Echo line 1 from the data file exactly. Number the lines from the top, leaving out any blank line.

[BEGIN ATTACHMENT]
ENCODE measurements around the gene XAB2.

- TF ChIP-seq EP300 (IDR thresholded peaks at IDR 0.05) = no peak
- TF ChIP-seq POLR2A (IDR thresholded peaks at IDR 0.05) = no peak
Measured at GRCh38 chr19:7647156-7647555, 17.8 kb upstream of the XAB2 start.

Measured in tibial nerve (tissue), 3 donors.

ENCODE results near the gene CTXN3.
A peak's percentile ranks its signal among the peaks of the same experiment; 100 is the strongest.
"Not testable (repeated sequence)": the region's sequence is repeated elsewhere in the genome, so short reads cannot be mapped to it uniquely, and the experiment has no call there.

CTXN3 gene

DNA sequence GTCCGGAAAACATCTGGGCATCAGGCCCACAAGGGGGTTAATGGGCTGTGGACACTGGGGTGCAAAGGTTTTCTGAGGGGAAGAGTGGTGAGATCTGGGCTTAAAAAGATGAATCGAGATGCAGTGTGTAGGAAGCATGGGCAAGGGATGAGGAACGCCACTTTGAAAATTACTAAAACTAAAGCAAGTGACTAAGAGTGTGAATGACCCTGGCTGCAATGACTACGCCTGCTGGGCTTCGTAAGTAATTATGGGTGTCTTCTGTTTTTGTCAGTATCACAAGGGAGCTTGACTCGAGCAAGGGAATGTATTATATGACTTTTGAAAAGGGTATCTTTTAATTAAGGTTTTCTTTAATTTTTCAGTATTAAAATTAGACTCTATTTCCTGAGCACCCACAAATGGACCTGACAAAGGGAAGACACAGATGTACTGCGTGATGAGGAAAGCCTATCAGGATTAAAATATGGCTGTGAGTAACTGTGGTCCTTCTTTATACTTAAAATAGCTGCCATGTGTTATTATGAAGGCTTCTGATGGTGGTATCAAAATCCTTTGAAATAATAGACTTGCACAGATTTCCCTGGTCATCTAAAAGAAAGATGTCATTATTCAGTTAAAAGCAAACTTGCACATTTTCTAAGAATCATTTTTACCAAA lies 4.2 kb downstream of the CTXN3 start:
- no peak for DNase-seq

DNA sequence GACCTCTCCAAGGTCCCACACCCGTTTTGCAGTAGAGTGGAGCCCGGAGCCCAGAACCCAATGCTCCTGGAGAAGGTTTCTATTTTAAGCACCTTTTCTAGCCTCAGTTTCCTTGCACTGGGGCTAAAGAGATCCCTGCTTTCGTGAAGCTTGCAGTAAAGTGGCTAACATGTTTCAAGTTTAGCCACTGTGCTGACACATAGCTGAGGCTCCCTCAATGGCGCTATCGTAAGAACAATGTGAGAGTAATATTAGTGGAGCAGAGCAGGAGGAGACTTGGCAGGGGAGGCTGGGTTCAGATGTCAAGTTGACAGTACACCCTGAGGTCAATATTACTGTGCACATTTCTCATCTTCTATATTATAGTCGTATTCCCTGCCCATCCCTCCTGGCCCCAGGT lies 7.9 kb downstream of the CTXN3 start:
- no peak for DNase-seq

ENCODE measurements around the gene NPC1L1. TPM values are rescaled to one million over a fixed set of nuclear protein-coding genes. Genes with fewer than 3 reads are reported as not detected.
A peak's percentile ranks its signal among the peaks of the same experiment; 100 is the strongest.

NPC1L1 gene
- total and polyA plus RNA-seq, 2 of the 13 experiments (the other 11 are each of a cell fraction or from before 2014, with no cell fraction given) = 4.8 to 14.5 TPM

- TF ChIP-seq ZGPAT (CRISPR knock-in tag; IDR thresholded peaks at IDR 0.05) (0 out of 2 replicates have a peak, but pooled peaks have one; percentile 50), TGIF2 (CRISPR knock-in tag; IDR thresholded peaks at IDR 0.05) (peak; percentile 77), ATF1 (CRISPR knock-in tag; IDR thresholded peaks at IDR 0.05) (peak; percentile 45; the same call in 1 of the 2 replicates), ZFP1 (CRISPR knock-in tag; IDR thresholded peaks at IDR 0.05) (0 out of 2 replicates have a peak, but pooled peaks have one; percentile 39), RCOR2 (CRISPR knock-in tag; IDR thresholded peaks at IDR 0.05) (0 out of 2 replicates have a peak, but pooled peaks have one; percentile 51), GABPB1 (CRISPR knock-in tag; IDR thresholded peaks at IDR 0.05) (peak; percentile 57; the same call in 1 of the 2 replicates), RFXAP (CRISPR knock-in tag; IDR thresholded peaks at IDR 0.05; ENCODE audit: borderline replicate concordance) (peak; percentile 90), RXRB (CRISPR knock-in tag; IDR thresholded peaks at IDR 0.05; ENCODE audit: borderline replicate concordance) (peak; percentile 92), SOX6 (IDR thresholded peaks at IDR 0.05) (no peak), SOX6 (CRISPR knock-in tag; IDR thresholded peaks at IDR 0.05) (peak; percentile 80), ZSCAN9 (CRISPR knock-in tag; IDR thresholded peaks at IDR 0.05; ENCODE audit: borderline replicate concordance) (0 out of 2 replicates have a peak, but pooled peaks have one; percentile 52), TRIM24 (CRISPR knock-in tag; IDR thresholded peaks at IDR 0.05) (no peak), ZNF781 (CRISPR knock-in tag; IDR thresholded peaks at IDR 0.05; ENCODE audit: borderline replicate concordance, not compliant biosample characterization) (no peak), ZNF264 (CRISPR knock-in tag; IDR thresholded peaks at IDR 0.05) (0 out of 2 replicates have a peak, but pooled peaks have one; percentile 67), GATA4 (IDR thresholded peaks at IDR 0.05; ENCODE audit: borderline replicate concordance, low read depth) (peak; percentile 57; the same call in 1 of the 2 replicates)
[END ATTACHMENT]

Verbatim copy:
ENCODE measurements around the gene XAB2.